Cook Sensei at Brighton Dojo
Gichin Funakoshi Sensei
Kenwa Maburi-Founder of ShitoRyu
Tani Sensei-Founder of ShukukaiRyu
Chojun Miyagi-Founder of GojuRyu
Budokan in the UK has been extraordinarily fortunate to have had access to some of the most technically competent Japanese and European teachers across our 3 major disciplines for over two decades.
David Passmore Sensei is proud to have had the privelige of training regularly with these teachers whose own lineage stretches back to the Founders of some of these disciplines.
With the deepest gratitude and humility we associate ourselves directly with them.
Disciplines arranged in alphabetical order.
With Asano Sensei
Saito performing Tai no Henko
THE OLD MASTERS ...
Kanetsuka in Albany Grove Dove - London NW3
Cook Sensei and with wife Teri
Kimura Sensei ...
Ray Ryan Sensei
Richard Salmon Sensei
Dunlop Paul Sensei
PICTURES OF THE FOUNDER - MORIHEI UESHIBA
Mas Oyama Sensei-Founder of Kyokushinkai
We have been communicating with the Doshu, almost on a weekly basis and just recently a little gem cam up, when describing his visits to Japan and his time spent training with the "Old Masters of the different systems of the day, Tani, Fugiwara, Mas. O'yama, Gogen Yamaguchi, Nakayama, Kase of JKA and many of other Senior Senseis and of course not forgetting my first great Sensei, Taniguchi Goju in Brazil".
"I had the support and recognition of Tani 'Hanshi' head of Tani-ha Shukokai and Fugiwara 'Hanshi", who was head of the World Karate Union Teaching Department of Shukokai of Japan,
It was at this point tha we found the strong ties that the Doshu had with Tani and Fugiwara, were most important to the implementation, promotion and dissemination of Budokan Karate.
Shukokai (literally translated as "Way for All" or association of those who study together) was founded by Tani Chojiro in 1949. Sensei Tani started his formal Karate training under Miyagi Chojun, founder of Goju, whilst a student at Doshisha University, Kyoto. After some years, Miyagi Sensei returned to Okinawa and Sensei Kenwa Mabuni, founder of Shitoryu took over the teaching. In deference to his friend, whom he had assisted on his arrival in Japan, Mabuni Sensei only taught Naha-te at the university karate club.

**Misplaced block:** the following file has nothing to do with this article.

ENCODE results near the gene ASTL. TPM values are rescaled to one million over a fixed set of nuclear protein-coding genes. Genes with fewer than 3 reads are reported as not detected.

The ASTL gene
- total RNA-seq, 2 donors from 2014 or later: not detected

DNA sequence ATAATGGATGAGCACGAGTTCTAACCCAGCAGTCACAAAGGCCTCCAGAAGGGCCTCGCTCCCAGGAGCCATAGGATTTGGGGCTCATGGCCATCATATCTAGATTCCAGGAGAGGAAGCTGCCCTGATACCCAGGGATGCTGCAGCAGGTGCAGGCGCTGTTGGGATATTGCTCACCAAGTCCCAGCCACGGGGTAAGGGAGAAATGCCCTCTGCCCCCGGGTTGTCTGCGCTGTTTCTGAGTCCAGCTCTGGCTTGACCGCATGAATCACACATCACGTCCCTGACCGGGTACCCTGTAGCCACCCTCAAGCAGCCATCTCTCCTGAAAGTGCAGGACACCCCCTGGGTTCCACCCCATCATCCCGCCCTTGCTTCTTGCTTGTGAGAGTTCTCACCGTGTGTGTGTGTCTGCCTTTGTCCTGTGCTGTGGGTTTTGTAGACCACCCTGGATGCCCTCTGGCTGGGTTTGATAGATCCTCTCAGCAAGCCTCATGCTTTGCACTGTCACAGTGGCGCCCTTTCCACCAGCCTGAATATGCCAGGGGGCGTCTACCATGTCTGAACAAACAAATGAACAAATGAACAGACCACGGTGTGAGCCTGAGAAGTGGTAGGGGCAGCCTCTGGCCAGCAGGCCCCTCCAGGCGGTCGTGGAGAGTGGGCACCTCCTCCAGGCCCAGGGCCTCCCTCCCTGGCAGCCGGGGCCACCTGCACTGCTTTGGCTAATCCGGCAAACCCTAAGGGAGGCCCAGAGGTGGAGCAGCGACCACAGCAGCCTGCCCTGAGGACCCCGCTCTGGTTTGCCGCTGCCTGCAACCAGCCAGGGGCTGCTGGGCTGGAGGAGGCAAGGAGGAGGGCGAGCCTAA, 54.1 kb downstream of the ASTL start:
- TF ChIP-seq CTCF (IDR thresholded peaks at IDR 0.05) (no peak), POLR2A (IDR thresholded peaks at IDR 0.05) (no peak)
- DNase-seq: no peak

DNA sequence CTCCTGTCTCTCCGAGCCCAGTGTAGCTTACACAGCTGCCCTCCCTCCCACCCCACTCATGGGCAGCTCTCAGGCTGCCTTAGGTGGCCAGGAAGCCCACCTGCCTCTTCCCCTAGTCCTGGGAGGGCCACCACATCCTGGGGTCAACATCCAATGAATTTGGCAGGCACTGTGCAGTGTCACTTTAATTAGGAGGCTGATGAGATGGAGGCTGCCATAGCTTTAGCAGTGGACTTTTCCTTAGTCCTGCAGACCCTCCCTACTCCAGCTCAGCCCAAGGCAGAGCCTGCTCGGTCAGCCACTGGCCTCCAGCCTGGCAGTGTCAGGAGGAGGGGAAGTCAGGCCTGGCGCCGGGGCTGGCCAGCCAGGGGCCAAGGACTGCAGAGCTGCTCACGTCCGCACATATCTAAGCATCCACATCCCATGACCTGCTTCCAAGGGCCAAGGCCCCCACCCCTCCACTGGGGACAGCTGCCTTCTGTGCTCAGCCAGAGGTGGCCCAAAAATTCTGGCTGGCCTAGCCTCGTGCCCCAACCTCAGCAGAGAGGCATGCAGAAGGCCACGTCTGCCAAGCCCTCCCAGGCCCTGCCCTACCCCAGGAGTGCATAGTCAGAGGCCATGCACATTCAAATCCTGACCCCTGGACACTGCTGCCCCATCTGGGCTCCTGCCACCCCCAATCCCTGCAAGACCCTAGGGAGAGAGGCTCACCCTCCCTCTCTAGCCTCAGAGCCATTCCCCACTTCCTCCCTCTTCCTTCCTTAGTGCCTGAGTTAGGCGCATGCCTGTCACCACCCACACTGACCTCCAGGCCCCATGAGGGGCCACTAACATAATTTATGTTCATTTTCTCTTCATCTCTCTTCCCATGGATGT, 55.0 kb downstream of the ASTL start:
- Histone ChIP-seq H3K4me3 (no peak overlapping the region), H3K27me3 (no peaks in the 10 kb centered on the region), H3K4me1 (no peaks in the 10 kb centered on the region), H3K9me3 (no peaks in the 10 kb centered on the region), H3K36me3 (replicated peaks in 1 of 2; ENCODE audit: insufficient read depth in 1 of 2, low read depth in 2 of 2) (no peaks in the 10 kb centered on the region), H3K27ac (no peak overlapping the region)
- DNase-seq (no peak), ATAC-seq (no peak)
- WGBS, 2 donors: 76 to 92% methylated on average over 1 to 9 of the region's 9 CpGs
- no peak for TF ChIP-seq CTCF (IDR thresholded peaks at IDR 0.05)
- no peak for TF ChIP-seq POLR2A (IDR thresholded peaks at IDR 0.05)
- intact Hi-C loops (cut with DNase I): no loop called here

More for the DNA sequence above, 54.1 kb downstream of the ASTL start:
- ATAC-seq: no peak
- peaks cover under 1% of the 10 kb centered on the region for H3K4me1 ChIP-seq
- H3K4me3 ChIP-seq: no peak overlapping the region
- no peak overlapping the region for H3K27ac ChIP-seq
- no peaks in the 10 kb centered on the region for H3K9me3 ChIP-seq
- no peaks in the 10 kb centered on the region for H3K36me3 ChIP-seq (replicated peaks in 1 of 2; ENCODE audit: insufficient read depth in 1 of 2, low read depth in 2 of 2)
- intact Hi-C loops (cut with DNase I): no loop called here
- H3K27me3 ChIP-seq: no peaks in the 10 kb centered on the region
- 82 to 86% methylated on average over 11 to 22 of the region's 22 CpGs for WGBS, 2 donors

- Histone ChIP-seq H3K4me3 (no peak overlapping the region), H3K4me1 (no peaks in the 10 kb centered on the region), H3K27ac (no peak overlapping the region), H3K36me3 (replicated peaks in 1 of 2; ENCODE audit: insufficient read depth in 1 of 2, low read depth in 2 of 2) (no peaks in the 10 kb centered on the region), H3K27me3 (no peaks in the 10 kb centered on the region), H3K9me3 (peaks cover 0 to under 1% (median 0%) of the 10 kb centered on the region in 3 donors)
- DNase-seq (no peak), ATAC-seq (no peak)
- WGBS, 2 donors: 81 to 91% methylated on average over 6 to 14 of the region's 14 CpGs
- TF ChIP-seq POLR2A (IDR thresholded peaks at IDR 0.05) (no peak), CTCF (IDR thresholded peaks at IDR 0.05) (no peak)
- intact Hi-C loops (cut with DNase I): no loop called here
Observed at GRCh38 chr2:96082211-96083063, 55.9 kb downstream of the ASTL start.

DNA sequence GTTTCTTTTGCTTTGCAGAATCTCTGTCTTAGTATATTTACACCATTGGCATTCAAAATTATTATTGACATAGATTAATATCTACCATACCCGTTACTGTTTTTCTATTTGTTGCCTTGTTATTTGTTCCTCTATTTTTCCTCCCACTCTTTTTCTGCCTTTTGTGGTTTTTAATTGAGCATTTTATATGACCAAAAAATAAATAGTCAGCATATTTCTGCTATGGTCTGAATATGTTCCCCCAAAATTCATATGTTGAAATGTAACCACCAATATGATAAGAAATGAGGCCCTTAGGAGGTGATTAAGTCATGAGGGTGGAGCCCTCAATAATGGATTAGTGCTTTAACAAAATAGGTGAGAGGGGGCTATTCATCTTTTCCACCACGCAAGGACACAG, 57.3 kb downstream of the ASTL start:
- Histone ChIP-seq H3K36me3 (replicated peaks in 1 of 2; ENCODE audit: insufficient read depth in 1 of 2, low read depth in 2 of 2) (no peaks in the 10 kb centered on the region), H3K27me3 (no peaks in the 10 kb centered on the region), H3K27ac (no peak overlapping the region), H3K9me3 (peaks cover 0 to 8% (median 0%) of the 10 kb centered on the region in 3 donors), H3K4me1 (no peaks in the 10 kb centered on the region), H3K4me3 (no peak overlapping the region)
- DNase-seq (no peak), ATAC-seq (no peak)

On graduation from university Sensei Tani followed Mabuni learning first the Shuri-te system and then ultimately the developing Shitoryu system. After many years of training under Mabuni as one of his most senior students, Sensei Tani received the certificate of succession, entitling him to use the name Tani-ha Shitoryu (the Tani sect of Shitoryu).
In 1949 Sensei Tani, whilst still a high school teacher, founded his own school, which he called Shukokai.
On the death of Mabuni Kenwa, in 1952, many of the senior students went their own way and at this time Tani Sensei adopted the name bestowed by Mabuni, Tani-ha Shitoryu - and with two other senior students, Fujiwara and Fujitani, began creating the world wide system, for which he is now so respected. Fujiwara Sensei died some years ago and Fujitani Sensei now heads his own organization called Myobukai.
Shukokai has been taught outside Japan mainly by three senior instructors, Kimura, Nanbu and Suzuki, between them assisting in the creation of a world wide recognition and respect for their style. Chief Technical Master of Shukokai was Shigeru Kimura, 8th Dan. Sensei Kimura commenced karate at the age of 16 under Sensei Tani. At 21 he won the All Japan Shito ryu Championship, and after winning that title for the second time in 1964, ceased participating in championship Karate to devote his life to developing the style of Karate now known and respected throughout the world as SHUKOKAI. At 34, Sensei Kimura was the youngest ever 7th Dan from an internationally recognized style and reached the rank of 8th Dan Hanshi (Master).
And that is why we describe our Karate as an eclectic mix of three styles - Shukukai Ryu, Goju Ryu and Shito Ryu